bracesStanford molecular and cellular physiologist and structural biologist Chris Garcia, PhD, and his fellow scientists have tweaked together a set of molecular tools that work like braces of varying lengths and torque to fix things several orders of magnitude too small to see with the naked eye.

Like faulty cell-surface receptors, for instance, whose aberrant signaling can cause all kinds of medical problems, including cancer.

Cell-surface receptors transmit naturally occurring signals from outside cells to the insides of cells. Molecular messengers circulating in the blood stumble on receptors for which they’re a good fit, bind to them, and accelerate or diminish particular internal activities of cells, allowing the body to adjust to the needs of the minute.

Things sometimes go wrong. One or another of the body’s various circulating molecular messengers (for example, regulatory proteins called cytokines) may be too abundant or scarce. Alternatively, a genetic mutation may render a particular receptor type overly sluggish, or too efficient. One such mutation causes receptors for erythropoietin – a cytokine that stimulates production of certain blood-cell types – to be in constant overdrive, resulting in myeloproliferative disorders. Existing drugs for this condition sometimes overshoot, bringing the generation of needed blood-cell types to a screeching halt.

Garcia’s team took advantage of the fact that many receptors – erythropoietin receptors, for example – don’t perform solo, but instead work in pairs. In a proof-of-principle study in Cell, Garcia and his colleagues made brace-like molecular tools composed of stitched-together antibody fragments (known in the trade as diabodies). They then showed that these “two-headed beasts” can selectively grab on to two members of a mutated receptor pair and force the amped-up erythropoietin receptors into positions just far enough apart from, and at just the right angles to, one another to slow down their hyperactive signaling and act like normal ones.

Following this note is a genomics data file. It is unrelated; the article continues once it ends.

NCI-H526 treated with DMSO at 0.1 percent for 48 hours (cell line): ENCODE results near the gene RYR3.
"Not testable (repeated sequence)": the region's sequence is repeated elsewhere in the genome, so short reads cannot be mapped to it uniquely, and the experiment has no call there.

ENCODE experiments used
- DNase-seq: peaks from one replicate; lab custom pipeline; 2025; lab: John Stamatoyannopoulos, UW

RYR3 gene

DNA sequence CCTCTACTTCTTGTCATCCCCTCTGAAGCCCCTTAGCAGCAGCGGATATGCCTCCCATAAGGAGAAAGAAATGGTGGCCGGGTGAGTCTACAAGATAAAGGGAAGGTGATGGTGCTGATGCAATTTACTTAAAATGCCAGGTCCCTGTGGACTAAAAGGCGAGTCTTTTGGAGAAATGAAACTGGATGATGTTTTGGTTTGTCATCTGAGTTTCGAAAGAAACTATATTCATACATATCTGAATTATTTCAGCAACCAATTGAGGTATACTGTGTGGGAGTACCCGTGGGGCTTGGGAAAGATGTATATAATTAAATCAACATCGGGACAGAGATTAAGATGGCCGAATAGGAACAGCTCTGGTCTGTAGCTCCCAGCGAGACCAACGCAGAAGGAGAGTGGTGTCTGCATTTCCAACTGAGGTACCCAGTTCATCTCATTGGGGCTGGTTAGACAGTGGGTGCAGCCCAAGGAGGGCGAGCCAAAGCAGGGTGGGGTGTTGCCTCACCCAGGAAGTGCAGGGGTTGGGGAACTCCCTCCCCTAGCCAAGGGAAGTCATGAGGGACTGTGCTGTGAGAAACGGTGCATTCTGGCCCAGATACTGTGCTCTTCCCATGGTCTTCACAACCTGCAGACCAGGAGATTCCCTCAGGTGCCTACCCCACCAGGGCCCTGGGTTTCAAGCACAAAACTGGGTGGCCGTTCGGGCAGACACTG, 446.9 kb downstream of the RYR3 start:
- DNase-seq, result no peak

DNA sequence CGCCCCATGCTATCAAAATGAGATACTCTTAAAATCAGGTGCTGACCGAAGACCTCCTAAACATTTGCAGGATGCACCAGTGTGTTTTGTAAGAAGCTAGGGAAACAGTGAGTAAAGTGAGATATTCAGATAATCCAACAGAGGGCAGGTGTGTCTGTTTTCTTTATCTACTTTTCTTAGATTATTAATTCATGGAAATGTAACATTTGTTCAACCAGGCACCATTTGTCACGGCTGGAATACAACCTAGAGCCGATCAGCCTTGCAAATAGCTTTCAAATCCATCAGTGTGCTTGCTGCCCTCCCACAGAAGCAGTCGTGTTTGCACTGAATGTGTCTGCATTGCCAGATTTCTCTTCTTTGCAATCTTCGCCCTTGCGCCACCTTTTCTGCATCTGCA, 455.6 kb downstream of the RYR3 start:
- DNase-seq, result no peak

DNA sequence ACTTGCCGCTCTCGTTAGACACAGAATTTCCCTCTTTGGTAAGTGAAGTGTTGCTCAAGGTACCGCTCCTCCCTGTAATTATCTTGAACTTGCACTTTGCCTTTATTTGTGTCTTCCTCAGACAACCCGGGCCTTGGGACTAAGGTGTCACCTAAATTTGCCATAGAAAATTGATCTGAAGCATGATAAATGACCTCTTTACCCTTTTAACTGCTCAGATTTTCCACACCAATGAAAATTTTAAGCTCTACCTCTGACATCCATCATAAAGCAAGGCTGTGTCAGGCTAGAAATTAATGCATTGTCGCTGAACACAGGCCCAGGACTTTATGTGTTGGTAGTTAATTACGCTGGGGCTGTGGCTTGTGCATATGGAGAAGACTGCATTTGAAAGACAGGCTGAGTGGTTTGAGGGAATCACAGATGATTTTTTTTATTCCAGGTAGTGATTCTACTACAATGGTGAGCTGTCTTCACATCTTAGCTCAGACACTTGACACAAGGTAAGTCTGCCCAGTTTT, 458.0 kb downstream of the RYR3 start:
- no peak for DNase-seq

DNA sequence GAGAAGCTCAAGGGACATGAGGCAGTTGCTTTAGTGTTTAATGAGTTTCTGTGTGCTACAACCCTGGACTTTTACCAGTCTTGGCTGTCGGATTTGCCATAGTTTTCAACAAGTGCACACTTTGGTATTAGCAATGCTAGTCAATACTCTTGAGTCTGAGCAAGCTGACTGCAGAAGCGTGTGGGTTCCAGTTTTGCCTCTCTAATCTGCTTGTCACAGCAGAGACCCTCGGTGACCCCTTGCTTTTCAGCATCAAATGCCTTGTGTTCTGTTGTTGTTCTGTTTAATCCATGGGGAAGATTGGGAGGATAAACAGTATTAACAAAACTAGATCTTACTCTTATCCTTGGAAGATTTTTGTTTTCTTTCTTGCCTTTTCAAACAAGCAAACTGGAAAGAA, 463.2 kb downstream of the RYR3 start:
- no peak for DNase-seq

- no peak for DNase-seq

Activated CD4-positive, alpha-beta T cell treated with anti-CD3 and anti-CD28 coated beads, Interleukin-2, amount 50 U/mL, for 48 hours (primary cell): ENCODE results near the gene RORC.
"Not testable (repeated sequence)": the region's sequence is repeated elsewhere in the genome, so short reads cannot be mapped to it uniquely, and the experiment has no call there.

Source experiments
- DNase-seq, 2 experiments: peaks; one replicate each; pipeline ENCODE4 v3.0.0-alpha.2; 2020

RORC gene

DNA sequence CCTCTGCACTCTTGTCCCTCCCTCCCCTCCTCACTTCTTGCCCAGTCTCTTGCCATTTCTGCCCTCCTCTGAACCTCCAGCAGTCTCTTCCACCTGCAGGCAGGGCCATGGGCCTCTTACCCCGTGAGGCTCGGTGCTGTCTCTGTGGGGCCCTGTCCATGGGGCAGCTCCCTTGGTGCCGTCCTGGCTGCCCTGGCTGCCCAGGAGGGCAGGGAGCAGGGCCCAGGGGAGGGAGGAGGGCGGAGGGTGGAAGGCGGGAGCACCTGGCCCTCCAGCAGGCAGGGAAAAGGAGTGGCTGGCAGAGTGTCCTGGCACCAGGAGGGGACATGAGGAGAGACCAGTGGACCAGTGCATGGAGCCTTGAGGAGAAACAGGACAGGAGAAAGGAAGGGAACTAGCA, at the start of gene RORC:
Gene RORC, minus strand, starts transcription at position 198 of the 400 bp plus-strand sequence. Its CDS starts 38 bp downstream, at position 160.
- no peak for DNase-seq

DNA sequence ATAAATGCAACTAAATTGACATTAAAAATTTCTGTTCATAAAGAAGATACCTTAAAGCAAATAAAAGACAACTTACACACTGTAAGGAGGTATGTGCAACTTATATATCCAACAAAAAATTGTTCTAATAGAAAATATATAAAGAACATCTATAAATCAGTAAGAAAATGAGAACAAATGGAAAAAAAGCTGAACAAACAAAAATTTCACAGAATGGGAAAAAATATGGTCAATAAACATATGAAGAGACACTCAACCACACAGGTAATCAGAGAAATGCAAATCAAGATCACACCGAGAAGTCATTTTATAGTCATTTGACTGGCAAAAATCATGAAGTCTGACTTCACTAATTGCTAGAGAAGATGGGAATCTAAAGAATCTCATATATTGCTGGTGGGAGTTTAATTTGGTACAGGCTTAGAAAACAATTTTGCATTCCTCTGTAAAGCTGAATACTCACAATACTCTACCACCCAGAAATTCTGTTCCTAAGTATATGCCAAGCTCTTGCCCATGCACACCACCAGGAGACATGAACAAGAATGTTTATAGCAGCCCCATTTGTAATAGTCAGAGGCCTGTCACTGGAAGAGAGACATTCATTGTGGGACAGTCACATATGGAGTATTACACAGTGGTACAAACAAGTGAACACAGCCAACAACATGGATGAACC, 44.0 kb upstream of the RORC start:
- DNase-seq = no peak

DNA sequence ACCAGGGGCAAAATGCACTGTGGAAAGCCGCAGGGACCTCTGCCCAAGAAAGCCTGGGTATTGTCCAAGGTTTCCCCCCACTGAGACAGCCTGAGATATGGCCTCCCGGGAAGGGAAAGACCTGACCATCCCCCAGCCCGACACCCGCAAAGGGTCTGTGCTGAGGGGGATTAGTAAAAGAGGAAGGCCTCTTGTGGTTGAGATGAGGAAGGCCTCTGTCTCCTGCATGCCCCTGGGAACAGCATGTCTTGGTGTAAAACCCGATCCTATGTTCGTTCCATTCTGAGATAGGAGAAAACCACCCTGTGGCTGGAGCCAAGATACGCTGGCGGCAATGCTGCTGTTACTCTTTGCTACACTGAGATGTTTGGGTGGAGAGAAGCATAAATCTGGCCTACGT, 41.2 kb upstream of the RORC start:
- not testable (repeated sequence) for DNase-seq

That’s a whole new kind of therapeutic approach. Call it “cellular orthopedics.”

Previously: Souped-up super-version of IL-2 offers promise in cancer treatment and Minuscule DNA ring tricks tumors into revealing their presence
Photo by Zoe

Cancer, Evolution, Genetics, Infectious Disease, Microbiology, Research, Stanford News

Bubble, bubble, toil and trouble – yeast dynasties give up their secrets

Bubble, bubble, toil and trouble - yeast dynasties give up their secrets

yeasty brew

Apologies to Shakespeare for the misquote (I’ve just learned to my surprise that it’s actually “Double, double, toil and trouble“), but it’s a too-perfect lead-in to geneticist Gavin Sherlock’s recent study on yeast population dynamics for me to be bothered by facts.

Sherlock, PhD, and his colleagues devised a way to label and track the fate of individual yeast cells and their progeny in a population using heritable DNA “barcodes” inserted into their genomes. In this way, they could track the rise and fall of dynasties as the yeast battled for ever more scarce resources (in this case, the sugar glucose), much like what happens in the gentle bubbling of a sourdough starter or a new batch of beer.

Their research was published today in Nature.

From our release:

Dividing yeast naturally accumulate mutations as they repeatedly copy their DNA. Some of these mutations may allow cells to gobble up the sugar in the broth more quickly than others, or perhaps give them an extra push to squeeze in just one more cell division than their competitors.

Sherlock and his colleagues found that about one percent of all randomly acquired mutations conferred a fitness benefit that allowed the progeny of one cell to increase in numbers more rapidly than their peers. They also learned that the growth of the population is driven at first by many mutations of modest benefit. Later generations see the rise of the big guns – a few mutations that give carriers a substantial advantage.

This type of clonal evolution mirrors how a bacterium or virus spreads through the human body, or how a cancer cell develops mutations that allow it to evade treatment. It is also somewhat similar to a problem that kept some snooty 19th century English scientists up at night, worried that aristocratic surnames would die out because rich and socially successful families were having fewer children than the working poor. As a result, these scientists developed what’s known as the “science of branching theory.” They described the research in a paper in 1875 called “On the probability of extinction of families,” and Sherlock and his colleagues used some of the mathematical principles described in the paper to conduct their analysis.

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Evolution, In the News, Research, Stanford News

Blond ambition: Delving into the work of Stanford biologist David Kingsley

Blond ambition: Delving into the work of Stanford biologist David Kingsley